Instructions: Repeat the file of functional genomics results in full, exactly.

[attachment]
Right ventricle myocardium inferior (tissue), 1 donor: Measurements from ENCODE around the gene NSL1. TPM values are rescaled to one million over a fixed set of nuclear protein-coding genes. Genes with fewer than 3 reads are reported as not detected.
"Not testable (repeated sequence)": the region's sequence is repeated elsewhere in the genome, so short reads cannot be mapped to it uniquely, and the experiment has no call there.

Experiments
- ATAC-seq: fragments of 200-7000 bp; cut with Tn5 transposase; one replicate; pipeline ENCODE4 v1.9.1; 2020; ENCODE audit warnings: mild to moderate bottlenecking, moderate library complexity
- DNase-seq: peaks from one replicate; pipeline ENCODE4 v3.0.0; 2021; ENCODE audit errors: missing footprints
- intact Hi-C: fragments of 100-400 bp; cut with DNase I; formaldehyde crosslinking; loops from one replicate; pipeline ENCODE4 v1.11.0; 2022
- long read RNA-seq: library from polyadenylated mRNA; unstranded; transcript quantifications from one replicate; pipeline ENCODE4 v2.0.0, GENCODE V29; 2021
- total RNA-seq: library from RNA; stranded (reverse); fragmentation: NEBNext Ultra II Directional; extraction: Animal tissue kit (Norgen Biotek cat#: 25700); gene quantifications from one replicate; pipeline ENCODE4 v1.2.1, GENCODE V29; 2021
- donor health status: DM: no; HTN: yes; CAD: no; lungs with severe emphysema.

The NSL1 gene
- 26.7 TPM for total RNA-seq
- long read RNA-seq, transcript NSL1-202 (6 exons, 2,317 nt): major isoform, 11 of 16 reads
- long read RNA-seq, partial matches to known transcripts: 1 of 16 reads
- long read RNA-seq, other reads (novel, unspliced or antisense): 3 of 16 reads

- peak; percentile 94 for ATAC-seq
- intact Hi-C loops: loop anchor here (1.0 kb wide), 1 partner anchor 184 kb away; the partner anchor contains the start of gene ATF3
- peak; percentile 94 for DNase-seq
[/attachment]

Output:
Right ventricle myocardium inferior (tissue), 1 donor: Measurements from ENCODE around the gene NSL1. TPM values are rescaled to one million over a fixed set of nuclear protein-coding genes. Genes with fewer than 3 reads are reported as not detected.
"Not testable (repeated sequence)": the region's sequence is repeated elsewhere in the genome, so short reads cannot be mapped to it uniquely, and the experiment has no call there.

Experiments
- ATAC-seq: fragments of 200-7000 bp; cut with Tn5 transposase; one replicate; pipeline ENCODE4 v1.9.1; 2020; ENCODE audit warnings: mild to moderate bottlenecking, moderate library complexity
- DNase-seq: peaks from one replicate; pipeline ENCODE4 v3.0.0; 2021; ENCODE audit errors: missing footprints
- intact Hi-C: fragments of 100-400 bp; cut with DNase I; formaldehyde crosslinking; loops from one replicate; pipeline ENCODE4 v1.11.0; 2022
- long read RNA-seq: library from polyadenylated mRNA; unstranded; transcript quantifications from one replicate; pipeline ENCODE4 v2.0.0, GENCODE V29; 2021
- total RNA-seq: library from RNA; stranded (reverse); fragmentation: NEBNext Ultra II Directional; extraction: Animal tissue kit (Norgen Biotek cat#: 25700); gene quantifications from one replicate; pipeline ENCODE4 v1.2.1, GENCODE V29; 2021
- donor health status: DM: no; HTN: yes; CAD: no; lungs with severe emphysema.

The NSL1 gene
- 26.7 TPM for total RNA-seq
- long read RNA-seq, transcript NSL1-202 (6 exons, 2,317 nt): major isoform, 11 of 16 reads
- long read RNA-seq, partial matches to known transcripts: 1 of 16 reads
- long read RNA-seq, other reads (novel, unspliced or antisense): 3 of 16 reads

- peak; percentile 94 for ATAC-seq
- intact Hi-C loops: loop anchor here (1.0 kb wide), 1 partner anchor 184 kb away; the partner anchor contains the start of gene ATF3
- peak; percentile 94 for DNase-seq